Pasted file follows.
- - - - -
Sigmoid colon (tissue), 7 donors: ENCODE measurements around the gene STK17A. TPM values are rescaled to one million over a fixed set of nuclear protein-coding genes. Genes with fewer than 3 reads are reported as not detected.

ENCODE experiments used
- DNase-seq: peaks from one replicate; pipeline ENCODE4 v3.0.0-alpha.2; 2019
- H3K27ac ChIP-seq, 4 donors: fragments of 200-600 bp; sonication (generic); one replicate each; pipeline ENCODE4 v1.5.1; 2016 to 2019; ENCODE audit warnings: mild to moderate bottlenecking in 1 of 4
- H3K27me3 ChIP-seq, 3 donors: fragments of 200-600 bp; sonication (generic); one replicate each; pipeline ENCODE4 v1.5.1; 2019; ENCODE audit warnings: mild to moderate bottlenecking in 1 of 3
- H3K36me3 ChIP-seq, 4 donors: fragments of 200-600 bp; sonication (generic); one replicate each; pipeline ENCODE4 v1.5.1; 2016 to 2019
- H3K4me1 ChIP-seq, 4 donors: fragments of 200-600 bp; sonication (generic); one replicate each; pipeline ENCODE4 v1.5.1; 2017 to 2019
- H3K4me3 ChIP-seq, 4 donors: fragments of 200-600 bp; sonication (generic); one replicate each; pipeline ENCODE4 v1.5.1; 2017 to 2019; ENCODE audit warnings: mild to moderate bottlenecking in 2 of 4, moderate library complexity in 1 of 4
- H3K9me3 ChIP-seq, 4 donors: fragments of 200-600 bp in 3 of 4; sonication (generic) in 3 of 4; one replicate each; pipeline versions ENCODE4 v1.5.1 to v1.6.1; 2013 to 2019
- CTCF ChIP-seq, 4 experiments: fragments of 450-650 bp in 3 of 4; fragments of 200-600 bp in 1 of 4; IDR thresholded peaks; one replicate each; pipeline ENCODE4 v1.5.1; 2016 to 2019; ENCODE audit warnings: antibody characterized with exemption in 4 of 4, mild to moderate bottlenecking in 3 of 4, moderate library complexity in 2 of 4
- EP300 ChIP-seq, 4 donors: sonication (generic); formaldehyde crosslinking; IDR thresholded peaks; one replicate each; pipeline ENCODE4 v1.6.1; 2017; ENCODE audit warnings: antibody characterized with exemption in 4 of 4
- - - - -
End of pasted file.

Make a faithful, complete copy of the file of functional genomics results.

Sigmoid colon (tissue), 7 donors: ENCODE measurements around the gene STK17A. TPM values are rescaled to one million over a fixed set of nuclear protein-coding genes. Genes with fewer than 3 reads are reported as not detected.

ENCODE experiments used
- DNase-seq: peaks from one replicate; pipeline ENCODE4 v3.0.0-alpha.2; 2019
- H3K27ac ChIP-seq, 4 donors: fragments of 200-600 bp; sonication (generic); one replicate each; pipeline ENCODE4 v1.5.1; 2016 to 2019; ENCODE audit warnings: mild to moderate bottlenecking in 1 of 4
- H3K27me3 ChIP-seq, 3 donors: fragments of 200-600 bp; sonication (generic); one replicate each; pipeline ENCODE4 v1.5.1; 2019; ENCODE audit warnings: mild to moderate bottlenecking in 1 of 3
- H3K36me3 ChIP-seq, 4 donors: fragments of 200-600 bp; sonication (generic); one replicate each; pipeline ENCODE4 v1.5.1; 2016 to 2019
- H3K4me1 ChIP-seq, 4 donors: fragments of 200-600 bp; sonication (generic); one replicate each; pipeline ENCODE4 v1.5.1; 2017 to 2019
- H3K4me3 ChIP-seq, 4 donors: fragments of 200-600 bp; sonication (generic); one replicate each; pipeline ENCODE4 v1.5.1; 2017 to 2019; ENCODE audit warnings: mild to moderate bottlenecking in 2 of 4, moderate library complexity in 1 of 4
- H3K9me3 ChIP-seq, 4 donors: fragments of 200-600 bp in 3 of 4; sonication (generic) in 3 of 4; one replicate each; pipeline versions ENCODE4 v1.5.1 to v1.6.1; 2013 to 2019
- CTCF ChIP-seq, 4 experiments: fragments of 450-650 bp in 3 of 4; fragments of 200-600 bp in 1 of 4; IDR thresholded peaks; one replicate each; pipeline ENCODE4 v1.5.1; 2016 to 2019; ENCODE audit warnings: antibody characterized with exemption in 4 of 4, mild to moderate bottlenecking in 3 of 4, moderate library complexity in 2 of 4
- EP300 ChIP-seq, 4 donors: sonication (generic); formaldehyde crosslinking; IDR thresholded peaks; one replicate each; pipeline ENCODE4 v1.6.1; 2017; ENCODE audit warnings: antibody characterized with exemption in 4 of 4